Some of my favorite assignments as a young associate related to anti-counterfeiting work. I was employed by a firm (Greenberg Traurig) that had (and continues to have) a robust anti-counterfeiting practice, which meant that I would sometimes be asked to join a litigation team as another set of hands on an anti-counterfeiting matter. To someone who was primarily staffed on patent cases, there was a whiff of the exotic on the anti-counterfeiting front, with its cases involving brand name (literally) clients, international intrigue, private investigators, and, on occasion, physical raids of warehouses. The latter component was most exciting, whereby together with law enforcement and other lawyers on the team, we would enter a warehouse housing counterfeit goods — brandishing our court orders and seizing computers, files, and, when present, the goods themselves. Exhilarating work, with the added benefit of helping to chop yet another head off the hydra of international criminal elements that are behind most of the counterfeiting that continues to plague brand owners and unsuspecting customers worldwide.
For all the visceral excitement of a raid, or even obtaining a TRO and seizure order in advance of one, a significant amount of investigative work was the necessary foundation for any successful anti-counterfeiting project. From working with the brand owners and private investigators to get evidence of the infringing products’ manufacture, transport, and sale, to poring over seized financial documents and shipping manifests — anti-counterfeiting work was a collaborative, as well as expensive, time-consuming endeavor. The cost considerations were significant, which led to a roster of clients mostly composed of large, multinational brands, despite the fact that counterfeit goods were (and continue to be) a problem that did not discriminate based on brand size.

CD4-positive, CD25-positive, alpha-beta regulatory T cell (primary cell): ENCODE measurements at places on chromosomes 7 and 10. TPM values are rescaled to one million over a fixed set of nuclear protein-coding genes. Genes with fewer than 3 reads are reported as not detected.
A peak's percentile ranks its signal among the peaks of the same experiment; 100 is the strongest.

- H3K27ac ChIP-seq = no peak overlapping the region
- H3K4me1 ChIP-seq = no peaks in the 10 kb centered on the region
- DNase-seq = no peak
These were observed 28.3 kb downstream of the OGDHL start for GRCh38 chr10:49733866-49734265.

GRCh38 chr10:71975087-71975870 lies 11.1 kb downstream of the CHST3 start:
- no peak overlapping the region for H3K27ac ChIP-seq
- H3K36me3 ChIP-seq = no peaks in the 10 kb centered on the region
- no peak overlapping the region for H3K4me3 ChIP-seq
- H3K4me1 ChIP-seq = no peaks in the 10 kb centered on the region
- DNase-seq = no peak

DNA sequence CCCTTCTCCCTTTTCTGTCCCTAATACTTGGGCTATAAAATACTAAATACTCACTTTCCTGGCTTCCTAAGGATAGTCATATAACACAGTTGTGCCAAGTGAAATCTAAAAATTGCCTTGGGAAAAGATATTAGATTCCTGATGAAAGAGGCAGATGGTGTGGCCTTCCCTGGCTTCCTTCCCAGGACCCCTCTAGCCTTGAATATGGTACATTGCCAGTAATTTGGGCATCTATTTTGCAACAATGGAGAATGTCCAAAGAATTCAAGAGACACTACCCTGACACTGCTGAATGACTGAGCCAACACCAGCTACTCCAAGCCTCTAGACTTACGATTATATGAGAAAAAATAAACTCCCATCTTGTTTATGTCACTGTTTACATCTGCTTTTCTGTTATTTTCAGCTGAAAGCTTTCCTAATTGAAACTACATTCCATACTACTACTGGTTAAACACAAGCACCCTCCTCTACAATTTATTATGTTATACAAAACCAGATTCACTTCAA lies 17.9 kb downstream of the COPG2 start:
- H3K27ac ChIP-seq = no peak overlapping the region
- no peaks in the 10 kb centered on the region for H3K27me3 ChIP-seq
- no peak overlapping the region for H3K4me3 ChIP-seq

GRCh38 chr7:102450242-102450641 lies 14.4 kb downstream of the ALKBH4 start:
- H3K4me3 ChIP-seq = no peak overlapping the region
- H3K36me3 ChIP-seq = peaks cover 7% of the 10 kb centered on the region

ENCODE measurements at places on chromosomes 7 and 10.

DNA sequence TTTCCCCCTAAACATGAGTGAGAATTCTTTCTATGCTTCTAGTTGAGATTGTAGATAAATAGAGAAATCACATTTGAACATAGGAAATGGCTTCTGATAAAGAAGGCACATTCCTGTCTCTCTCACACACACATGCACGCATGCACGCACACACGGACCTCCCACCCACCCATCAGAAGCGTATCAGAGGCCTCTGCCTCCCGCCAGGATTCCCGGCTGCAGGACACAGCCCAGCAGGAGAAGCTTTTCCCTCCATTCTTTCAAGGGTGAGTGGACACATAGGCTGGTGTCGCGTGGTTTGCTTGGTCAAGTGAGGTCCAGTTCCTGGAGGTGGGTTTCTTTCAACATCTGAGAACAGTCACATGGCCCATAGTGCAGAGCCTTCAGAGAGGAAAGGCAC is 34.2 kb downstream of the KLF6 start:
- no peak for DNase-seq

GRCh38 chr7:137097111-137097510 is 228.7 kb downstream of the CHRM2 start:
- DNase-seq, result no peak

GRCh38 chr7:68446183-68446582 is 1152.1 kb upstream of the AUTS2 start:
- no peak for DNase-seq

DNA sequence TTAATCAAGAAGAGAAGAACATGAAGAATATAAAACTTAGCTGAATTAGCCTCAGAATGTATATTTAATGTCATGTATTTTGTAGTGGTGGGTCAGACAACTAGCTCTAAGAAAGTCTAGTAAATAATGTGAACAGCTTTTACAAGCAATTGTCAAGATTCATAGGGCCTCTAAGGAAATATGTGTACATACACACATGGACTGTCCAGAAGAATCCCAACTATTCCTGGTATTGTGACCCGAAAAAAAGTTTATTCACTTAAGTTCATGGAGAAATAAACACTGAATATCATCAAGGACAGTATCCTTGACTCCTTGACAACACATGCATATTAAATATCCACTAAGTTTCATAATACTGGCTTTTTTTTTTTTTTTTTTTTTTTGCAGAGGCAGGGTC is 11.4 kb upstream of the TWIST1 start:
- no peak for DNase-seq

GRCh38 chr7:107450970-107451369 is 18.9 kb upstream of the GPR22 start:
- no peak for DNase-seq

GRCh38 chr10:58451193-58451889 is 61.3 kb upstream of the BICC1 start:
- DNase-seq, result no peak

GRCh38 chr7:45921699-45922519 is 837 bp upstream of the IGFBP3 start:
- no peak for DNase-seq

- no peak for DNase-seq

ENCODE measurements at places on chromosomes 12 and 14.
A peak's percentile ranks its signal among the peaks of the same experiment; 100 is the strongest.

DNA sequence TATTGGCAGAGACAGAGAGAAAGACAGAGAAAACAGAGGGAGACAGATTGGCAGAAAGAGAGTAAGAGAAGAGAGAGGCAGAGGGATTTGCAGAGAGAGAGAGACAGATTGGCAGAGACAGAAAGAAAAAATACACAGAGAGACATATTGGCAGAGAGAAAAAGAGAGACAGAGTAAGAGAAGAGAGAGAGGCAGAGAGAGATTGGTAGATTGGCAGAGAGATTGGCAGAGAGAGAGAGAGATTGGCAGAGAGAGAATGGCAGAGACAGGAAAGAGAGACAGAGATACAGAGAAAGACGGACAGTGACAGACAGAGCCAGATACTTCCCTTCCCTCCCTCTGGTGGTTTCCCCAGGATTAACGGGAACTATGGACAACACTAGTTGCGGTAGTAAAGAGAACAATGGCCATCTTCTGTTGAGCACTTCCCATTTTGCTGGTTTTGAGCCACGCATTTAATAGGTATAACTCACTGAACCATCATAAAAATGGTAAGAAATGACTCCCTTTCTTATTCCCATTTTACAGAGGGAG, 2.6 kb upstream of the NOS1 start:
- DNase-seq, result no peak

With the perspective of some distance from my limited (but fondly remembered) time in the trenches on the anti-counterfeiting front, I realized that I retained an interest in that type of work. Thankfully, the rise of Amazon and other e-commerce marketplaces have made the global local for U.S. customers, which has led to a recent rise in anti-counterfeiting type work for our firm on those platforms. At the same time, I know that brands of all stripes continue to deal with counterfeiting on a global scale, despite the increasing awareness worldwide that strict legal treatment of counterfeiters is a necessary corrective to a problem that has run amok. Even the Chinese, long the source of (brazen) counterfeiting issues for brands, have at least started to pay lip service to reining in the problem. But the issue primarily remains one for IP counsel and brand owners to confront, often in the face of great expense and uncertainty about whether those efforts are having an impact beyond the immediate results of a particular case.